By the end of 1945, the Life Expectancy (LE) of EU citizens started to increase. There were improvements in the sanitary system, more epidemiological data and more quality improvements in medical cure. Furthermore, statistics estimate issued by the Malta Statistics Office reveal that the LE of a person born in Malta in 2013 is 82.2 for females and 78.0 for men (NSO, 2013). The World Health Organisation (WHO) has long since been promoting healthy eating patterns. As much as humans need clean air and access to water, food is a vital necessity for human health but it has to be healthy. Our health is particularly affected by agriculture and the other sectors involved with food supply. Therefore, to promote a healthy way of living there must be ongoing publicity to instruct the public the benefit of eating healthy food (Danzon, 2000). Nevertheless, although life expectancy in Malta has increased, statistics still show that the average Maltese person spends 7.1 years (9% of LE) with illness, due to lack of adequate knowledge about health (WHO, 2005).
Hunter (2003) argued that by being obese, one is subject to high probability risk to serious health issues such as diabetes, heart disease, high blood pressure, stroke, reproductive disorders, gallstones, osteoarthritis and certain type of cancer. Moreover, the WHO (2005) issued a report about non-communicable diseases (NCD) in Malta and such illnesses accounted for about 84%. NCD vary from heart disease, stroke (cerebrovascular accident), cancer disease, chronic lung disease and diabetes.
Food produced locally
Healthy eating campaigns promote the intake of small portions of healthy food every three hours to prevent weight increase, whilst related research studies acknowledge that the lack of combined healthy nutrients increases the risk of non-communicable diseases (WHO, 2000). Moreover, locally produced vegetables and fruits are fresher, with high source of nutrients content than the stored produce that are imported. Imports have the disadvantage of long distance travelling until they reach our market. During transportation, the source of nutrients is highly likely to be reduced while repetitive exposure to oxygen may quicken the deterioration process as oxidation may change its composition. The Food Revolution (2014) argue that since the food system is dominated by a few producers, when there is no other option for healthy food, the industrial food production methods (un-healthy) are determining our well-being. WHO (2000) stretches out that by having at hand the availability and the accessibility of fresh produce, there will be less need to buy long shelf-life products, with lack of vitamins and minerals and abounding in high calories, preservatives, salt and sugars. Farming and fishing is part of the Maltese heritage, so promoting healthy and fresh produce contributes to the local market, a good economy and a healthy lifestyle.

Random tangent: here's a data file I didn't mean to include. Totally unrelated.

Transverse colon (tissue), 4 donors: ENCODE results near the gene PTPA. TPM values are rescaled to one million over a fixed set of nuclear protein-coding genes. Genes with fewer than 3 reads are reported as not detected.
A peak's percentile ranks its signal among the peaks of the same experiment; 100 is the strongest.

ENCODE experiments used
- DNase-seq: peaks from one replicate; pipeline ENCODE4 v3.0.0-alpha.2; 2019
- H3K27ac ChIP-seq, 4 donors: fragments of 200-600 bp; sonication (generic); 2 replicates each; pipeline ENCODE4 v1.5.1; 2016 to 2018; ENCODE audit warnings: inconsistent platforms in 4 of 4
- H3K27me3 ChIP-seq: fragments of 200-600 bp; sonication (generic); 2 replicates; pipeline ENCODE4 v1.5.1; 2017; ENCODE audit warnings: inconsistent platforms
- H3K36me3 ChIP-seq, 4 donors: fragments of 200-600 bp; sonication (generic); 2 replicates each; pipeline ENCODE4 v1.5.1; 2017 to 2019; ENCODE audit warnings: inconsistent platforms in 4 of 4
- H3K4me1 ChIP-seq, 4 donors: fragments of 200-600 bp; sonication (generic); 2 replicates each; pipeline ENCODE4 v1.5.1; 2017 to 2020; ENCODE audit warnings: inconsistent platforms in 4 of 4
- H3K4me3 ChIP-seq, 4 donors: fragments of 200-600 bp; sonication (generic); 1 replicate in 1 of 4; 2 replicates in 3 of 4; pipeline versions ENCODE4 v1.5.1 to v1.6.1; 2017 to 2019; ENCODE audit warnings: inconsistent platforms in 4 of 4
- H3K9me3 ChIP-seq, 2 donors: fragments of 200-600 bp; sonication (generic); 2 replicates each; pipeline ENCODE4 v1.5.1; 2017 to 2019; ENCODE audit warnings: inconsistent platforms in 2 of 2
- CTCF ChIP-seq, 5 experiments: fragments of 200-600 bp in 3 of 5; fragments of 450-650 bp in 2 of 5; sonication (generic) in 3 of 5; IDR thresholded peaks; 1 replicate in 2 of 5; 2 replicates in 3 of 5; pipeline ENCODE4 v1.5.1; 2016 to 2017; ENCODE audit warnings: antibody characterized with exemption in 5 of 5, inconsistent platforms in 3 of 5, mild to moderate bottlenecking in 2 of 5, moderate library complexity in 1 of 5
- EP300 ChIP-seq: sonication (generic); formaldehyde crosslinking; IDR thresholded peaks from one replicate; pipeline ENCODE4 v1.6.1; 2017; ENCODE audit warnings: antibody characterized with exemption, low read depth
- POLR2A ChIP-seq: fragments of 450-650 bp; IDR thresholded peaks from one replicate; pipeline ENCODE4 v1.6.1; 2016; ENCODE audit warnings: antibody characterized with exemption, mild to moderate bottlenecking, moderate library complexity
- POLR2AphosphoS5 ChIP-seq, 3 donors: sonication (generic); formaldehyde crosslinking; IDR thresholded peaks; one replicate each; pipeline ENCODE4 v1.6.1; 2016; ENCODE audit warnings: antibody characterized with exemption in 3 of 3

Through this information awareness workshop, I hope that the targeted audience will choose to eat healthier, to buy more fresh local produce and to start preparing their food for their working day cooked in their kitchen, rather than buying junk food from the vending machines or take away shops. Due to family commitments, responsibilities, and other social obligations, for the majority of people engaged in a full time job, the maintenance of their individual well-being is often seen as a difficult task to meet with all the day demands. The adoption ofhealthy behaviourswill reduce risks for life threatening diseases from developing, it will reduce their associated costs and moreover it will improve the quality of life (Centres for Disease Control and Prevention, 2013).This will hopefully help out in today’s fast paced world and also help to minimise the consumption of ready-made and fast foods which are contributing to ill-health, obesity and disease. This is costing the government and employers millions in treatments and in sick pay and medical support. Moreover, it is hoped that following these guidelines will help to extend a good quality of life and reaching WHO-Europe’s aims and goals. Such targets are that by the year 2015, our society will adapt to healthy patterns of living by having good quality of air, access to water and a lifestyle based on healthy eating and physical activity.